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La Pompe a l'huile - Provencal orange blossom brioche

La Pompe à L’huile: Provençal Olive Oil Brioche

  • Author: lechefswife
  • Prep Time: 5 hours 30 minutes
  • Cook Time: 15 minutes
  • Total Time: 5 hours 45 minutes
  • Yield: 6-8 1x
  • Category: Baking
  • Method: Oven baked
  • Cuisine: French


La Pompe à l’huile is a Provençal olive oil brioche with a delicate taste of orange blossom served at Christmastime in Provence. This recipe makes it simple to create this taste of Provence at home.


  • 500g of all purpose flour (3 cups and 2 tbsps)
  • 12 g of active dry yeast (2 3/4 tsp)
  • 150 g of sugar (2/3 of a cup)
  • 2 pinches of table salt
  • 8 tbsps of olive oil
  • 3 tbsps of orange blossom water (this is a key ingredient that can be difficult to find in the US – you can order it off of Amazon using this link)
  • zest of one large orange
  • 3/4 cup of orange juice (If your orange does not make 3/4 cup of juice – add a little water or else simply use orange juice)
  • 1 egg yolk to brush on the Pompe before baking


The only tricky part about La Pompe a l’huile is making the yeast ball – a technique I had never seen before but that was easier than I expected.

First, grate the orange skin and press the juice. Set aside.

In a medium sized bowl, mix together the dry yeast, 3 tbsps of warm water (not boiling but definitely warm so that the yeast wakes up!) as well as 2 tbsps of flour.

Mix together and make into a ball shape. This is your yeast ball! It should be tightly packed – roll it in your hand for a tight shape.

Fill another mixing bowl 3/4 of the way with warm water (I like to zap in the microwave for 1 minute to make sure it is nice and warm). Take the yeast ball and set it in the warm water. If it is not floating immediately, it will come up to the surface in a few minutes. (to save on dishes you can use the same bowl you used to create the yeast ball, honestly)

Let the yeast ball double in size in the warm water – this should take about 5 minutes. Careful not to let the yeast ball too long or it will dissipate into the water (speaking from experience!)

On a clean countertop (or large cutting board – I use this cutting board for mixing dough to help contain the mess) make a well with the flour (or a volcano, whichever term you prefer!)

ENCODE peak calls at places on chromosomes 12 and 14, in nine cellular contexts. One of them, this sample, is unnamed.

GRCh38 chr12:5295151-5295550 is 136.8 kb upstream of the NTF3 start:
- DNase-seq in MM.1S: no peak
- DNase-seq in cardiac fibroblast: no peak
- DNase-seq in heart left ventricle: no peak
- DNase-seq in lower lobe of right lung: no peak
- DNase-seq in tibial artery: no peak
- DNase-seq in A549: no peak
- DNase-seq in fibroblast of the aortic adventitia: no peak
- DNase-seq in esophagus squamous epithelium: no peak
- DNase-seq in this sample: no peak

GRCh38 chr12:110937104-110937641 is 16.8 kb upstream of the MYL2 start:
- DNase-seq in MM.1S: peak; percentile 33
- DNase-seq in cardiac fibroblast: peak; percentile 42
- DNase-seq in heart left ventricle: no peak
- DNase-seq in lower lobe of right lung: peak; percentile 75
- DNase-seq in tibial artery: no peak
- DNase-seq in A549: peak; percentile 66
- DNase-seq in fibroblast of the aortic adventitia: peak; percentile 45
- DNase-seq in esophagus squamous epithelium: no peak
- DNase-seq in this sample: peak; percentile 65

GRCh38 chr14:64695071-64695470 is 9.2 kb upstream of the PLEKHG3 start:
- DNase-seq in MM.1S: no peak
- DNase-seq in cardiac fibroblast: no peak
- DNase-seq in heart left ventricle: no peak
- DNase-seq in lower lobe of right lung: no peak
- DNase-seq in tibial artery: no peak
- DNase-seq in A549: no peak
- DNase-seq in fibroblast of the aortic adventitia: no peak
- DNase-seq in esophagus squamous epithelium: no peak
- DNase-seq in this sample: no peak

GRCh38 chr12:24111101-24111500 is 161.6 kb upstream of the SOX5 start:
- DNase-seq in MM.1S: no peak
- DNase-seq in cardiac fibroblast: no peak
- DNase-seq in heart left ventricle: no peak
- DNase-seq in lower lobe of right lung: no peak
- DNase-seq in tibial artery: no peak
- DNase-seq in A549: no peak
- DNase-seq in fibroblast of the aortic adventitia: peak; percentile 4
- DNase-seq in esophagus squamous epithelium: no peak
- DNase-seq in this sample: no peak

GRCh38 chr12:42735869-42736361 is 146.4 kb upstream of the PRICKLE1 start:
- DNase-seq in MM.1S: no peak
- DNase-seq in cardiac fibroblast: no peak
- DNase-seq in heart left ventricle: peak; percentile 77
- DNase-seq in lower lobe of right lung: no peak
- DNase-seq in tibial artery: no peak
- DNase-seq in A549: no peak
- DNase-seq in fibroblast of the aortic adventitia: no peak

In the center of the well add the sugar, the olive oil, the orange zest, the orange blossom water and the salt.

Add the orange juice little by little into the center.

Begin folding in the flour – using your hands bring the flour from the outside of the well into the center. Do this just a few times.

Using a slotted spoon, spoon out the yeast ball from the warm water. Place in the center of the flour.

Continue pulling in the dry flour into the center with your hands and until a rough ball is made.

Knead the dough into a ball. Continue to knead until the dough is evenly mixed. The dough should be firm but supple to touch.

(Le Chef’s Wife tip : If you have a kitchen aid – use the dough hook and do this entire process in the kitchen aid. I have the KitchenAid Artisan Mini which is sufficient for my baking. So much simpler and neater in my opinion).

Roll out the dough using a rolling pin into a large rectangle. The dough should be about 1/2 inch thick.

Taking a sharp knife . Cut deep slices into the dough in a leaf style pattern.

Drizzle a generous amount of olive oil over a cookie sheet.

Carefully transfer your dough from the counter top to the cookie sheet.

Set in safe place, without a draft and uncovered, and allow to rise for 5 hours.

Do not get discouraged if you don’t see much of a rise on your dough – La Pompe à l’huile is a flat bread! The rising time allows for a light, delicious structure to the dough.

Preheat the oven to 410 degrees fahrenheit.

Mix one egg yolk with 3 drops of orange blossom water and 2 teaspoons of water. Mix well.

Using a pastry brush, dab the egg yolk mixture all over the surface of the dough.

Place the cookie sheet with the dough on the middle rack of your oven.

Immediately bring the temperature of the oven back to 350 degrees and set the timer for 15 minutes.

Check the dough – it should be firm to the touch and a rich golden brown. If needed, allow for another couple minutes in the oven.

Remove and allow to cool slightly directly on the cookie sheet.

Enjoy while it is hot!

I recommend serving La Pompe à l’huile as part of Les Treize Desserts – The traditional 13 desserts of a Provençal Christmas. La Pompe à l’huile is also delicious dunked in Le Vin Chaud, Mulled wine, or served with coffee on Christmas morning.

Keywords: Pompe à l'huile, breads, brioche, french desserts, Christmas baking